Here is the list of utensils donated to our church. Vessels for wine and water-$17; altar books-$6; rag in front of the altar-$2 ;chairs in the sanctuary-$9.12; Missal-$30; requiem masses for Rev. Sustersic-$??? Requiem masses for Rev. Kranjc-$5; different donations $7.76; for cloths-$202.79; photos-$13; floral arrangement on the grave of J. Bauer-$1.50; floral arrangement on the grave of J. Solnce; a donation to Martin Jutz (candles and picture) $3; a banner-$31.56; masses for living and dead members-$5; victrola-$37.05; for entertainment-$34.72- total $510.00
The Faternity of Holy Rosary
Faternity of Holy rosary was founded November 6, 1891, the aim was to take care of the church and beautify it. The first meeting was called to order in the hall of Joseph Stukel on Indiana Ave. It was decided to purchase the candle holders for the church, as it was not enough money Antonia Stanfel and Catherine Jursinic collected $13.60. As soon as the number of members increased a cover for the presbitery was purchased at the price of $50.00. To get some funds two parties
were organized in Golobic's Hall, at each party there was 50 % profit. At the parties the fraternity always had a booth, and everything was sold really fast. since every society had a banner, the fraternity decided to purchase one, they decided to purchase a banner with a picture of Holy Mary of Rosary at $85, for Holy Mary's altar they purchased wreaths, made out of artificial flowers, and some nice bouquets-$15, but they donated more, larger and smaller altar cloths, they purchased a cover for the candle holder in Holy Mary's chapel, they purchased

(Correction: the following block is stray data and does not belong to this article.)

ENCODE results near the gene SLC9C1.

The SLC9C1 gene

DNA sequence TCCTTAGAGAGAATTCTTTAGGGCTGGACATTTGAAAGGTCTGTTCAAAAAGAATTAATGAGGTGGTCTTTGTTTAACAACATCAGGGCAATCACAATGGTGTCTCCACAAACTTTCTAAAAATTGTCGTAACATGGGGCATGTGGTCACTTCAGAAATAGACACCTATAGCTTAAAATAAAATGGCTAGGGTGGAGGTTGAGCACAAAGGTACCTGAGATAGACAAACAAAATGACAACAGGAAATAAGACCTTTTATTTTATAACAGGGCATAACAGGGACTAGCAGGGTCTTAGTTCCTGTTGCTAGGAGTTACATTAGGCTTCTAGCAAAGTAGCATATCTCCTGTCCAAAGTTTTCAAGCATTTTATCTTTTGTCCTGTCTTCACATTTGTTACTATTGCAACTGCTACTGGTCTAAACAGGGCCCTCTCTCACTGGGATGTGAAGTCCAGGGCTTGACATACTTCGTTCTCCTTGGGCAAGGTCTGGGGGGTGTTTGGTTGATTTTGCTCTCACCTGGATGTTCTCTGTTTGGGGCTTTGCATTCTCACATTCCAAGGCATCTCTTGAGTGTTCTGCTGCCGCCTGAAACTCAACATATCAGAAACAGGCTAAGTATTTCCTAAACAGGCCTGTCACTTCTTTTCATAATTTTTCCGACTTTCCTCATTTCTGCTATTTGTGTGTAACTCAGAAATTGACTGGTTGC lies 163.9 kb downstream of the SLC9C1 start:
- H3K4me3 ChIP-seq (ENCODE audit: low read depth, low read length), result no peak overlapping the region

one church window-$300.00.
They purchased a carpet in front of Holy Mary's altar-$15, of course, they spent some money at different occasions, for the carriage at the occasion of blessing of the corner stone-$4, the same sum at the funeral of Rev. Kranjc. Every month a mass is celebrated for living and dead Fraternity members. Fraternity lost following members Anna Smuk, Mary Tezak, Ann Hren, Margaret Hren, Margaret Cesar, Margaret Prjon, Mary Nemanic, Mary Ambrozic, Katherine Klemencic, for every member a requiem mass is being paid on the eighth day after death. Fraternity Committee consists of following members, Catherine Rogina president, Elizabeth Wardian secretary, treasurer and spiritual leader Rev. John Plevnik.
Mary's Society for Girls UNDER Sponsorship of St. Rose Of Limnos
The aim of the Society is to honor the Holy Mother, to defend the church and not let Satan to disturb the members, it fully corresponds the spirit of modern days. It is a Society and Fraternity at the same time, they create the public opinion. They swear to work hand
in hand for Lord and prosperity of Church and of course, Holy Mary. Every woman can join, there are no age limits. It's a spiritual knot in the Society, but there is a certain selfishness, as every member tries very hard to enrich her soul. There are many societies, and every day we meet new ones, ad the hunman being is a social being, but Mary's Society is quite different, its aim is to enrich a personality and soul and hear, Cristian love prevail.